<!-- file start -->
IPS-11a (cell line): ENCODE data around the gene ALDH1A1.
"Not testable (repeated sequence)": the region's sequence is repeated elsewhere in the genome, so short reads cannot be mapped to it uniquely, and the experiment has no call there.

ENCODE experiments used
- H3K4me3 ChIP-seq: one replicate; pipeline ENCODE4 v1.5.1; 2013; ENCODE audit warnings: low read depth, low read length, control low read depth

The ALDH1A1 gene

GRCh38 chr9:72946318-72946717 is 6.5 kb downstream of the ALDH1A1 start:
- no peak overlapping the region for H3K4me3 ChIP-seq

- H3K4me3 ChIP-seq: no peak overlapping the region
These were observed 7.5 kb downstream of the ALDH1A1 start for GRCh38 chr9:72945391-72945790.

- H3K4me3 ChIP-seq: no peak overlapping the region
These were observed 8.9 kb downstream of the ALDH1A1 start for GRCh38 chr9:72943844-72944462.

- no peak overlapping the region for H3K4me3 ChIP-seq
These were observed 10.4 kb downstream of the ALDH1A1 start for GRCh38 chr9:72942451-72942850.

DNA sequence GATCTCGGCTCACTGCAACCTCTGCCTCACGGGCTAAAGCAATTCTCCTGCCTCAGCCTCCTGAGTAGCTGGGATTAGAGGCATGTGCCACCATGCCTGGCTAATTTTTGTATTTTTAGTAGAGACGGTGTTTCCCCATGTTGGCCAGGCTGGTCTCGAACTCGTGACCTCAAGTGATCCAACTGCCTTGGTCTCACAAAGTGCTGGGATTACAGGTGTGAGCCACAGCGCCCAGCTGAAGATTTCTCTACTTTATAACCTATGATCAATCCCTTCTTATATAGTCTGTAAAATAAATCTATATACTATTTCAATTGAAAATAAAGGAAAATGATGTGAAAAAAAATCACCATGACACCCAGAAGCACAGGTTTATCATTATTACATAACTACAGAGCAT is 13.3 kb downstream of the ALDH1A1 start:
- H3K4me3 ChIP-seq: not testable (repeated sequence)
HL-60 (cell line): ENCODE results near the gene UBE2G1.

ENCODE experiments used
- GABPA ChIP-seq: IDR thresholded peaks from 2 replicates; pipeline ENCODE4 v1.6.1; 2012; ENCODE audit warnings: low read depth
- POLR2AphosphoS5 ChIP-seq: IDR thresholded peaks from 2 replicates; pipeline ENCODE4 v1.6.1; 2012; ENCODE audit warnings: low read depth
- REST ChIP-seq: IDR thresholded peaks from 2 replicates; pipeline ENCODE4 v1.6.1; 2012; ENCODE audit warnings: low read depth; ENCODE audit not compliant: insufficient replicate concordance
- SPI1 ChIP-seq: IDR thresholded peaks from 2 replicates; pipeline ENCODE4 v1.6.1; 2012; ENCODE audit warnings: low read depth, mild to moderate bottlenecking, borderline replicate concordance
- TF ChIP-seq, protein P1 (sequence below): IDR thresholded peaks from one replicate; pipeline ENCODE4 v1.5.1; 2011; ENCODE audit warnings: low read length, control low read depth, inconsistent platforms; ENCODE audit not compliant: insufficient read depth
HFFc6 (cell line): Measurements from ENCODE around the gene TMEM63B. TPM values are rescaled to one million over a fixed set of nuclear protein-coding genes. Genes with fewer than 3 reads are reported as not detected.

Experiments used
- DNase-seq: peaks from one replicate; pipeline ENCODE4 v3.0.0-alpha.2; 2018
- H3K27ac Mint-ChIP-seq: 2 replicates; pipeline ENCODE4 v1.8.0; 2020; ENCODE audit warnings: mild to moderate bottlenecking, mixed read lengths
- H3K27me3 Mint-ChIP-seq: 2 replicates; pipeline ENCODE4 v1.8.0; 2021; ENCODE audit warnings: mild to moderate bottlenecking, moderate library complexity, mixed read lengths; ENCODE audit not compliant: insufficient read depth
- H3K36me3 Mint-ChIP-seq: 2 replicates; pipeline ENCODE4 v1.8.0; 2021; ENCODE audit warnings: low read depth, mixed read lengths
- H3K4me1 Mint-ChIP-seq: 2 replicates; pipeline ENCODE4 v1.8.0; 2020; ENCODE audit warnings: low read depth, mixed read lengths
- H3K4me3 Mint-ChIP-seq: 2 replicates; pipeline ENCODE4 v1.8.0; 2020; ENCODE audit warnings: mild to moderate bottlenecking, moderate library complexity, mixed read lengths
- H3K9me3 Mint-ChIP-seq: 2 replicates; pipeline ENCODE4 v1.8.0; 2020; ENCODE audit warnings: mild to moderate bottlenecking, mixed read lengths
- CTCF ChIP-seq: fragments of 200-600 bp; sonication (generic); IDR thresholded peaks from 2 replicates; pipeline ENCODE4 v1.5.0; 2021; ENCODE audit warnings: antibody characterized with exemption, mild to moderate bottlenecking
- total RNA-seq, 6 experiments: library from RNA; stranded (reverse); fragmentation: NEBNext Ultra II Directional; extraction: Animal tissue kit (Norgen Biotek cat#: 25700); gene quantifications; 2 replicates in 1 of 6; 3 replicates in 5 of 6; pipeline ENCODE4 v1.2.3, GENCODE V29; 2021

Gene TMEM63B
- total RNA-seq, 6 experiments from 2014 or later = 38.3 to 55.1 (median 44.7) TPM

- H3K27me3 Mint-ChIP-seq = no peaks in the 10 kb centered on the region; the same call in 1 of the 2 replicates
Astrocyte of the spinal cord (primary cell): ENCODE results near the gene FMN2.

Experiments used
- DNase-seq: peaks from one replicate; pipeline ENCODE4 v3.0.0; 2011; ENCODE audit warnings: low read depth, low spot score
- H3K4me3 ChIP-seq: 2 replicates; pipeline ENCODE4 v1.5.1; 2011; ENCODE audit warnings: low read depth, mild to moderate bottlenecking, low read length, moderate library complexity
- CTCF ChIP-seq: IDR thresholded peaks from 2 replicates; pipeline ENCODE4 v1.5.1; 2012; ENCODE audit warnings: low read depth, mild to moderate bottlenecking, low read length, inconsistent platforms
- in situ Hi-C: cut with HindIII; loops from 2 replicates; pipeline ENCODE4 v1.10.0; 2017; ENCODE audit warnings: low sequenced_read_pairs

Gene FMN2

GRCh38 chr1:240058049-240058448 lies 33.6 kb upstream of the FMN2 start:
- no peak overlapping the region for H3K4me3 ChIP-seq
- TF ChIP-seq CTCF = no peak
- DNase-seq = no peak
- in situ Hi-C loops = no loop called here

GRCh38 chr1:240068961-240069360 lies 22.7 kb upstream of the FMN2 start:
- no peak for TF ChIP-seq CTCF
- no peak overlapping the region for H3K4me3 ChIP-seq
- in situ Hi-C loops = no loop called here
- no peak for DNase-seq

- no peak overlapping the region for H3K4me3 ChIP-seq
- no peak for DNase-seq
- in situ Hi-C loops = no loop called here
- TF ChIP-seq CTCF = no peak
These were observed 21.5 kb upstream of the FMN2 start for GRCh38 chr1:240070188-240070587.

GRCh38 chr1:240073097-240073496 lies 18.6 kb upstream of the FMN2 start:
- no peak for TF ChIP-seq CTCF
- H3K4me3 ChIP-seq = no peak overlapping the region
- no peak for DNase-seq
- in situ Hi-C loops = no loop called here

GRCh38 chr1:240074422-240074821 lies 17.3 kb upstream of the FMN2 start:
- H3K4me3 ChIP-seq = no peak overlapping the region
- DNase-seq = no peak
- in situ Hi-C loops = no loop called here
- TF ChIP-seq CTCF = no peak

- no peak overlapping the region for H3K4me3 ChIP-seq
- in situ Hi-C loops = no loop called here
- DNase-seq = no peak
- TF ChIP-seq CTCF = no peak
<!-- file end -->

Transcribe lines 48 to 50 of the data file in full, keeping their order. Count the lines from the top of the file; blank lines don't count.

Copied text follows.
- in situ Hi-C loops = no loop called here

GRCh38 chr1:240068961-240069360 lies 22.7 kb upstream of the FMN2 start:
- no peak for TF ChIP-seq CTCF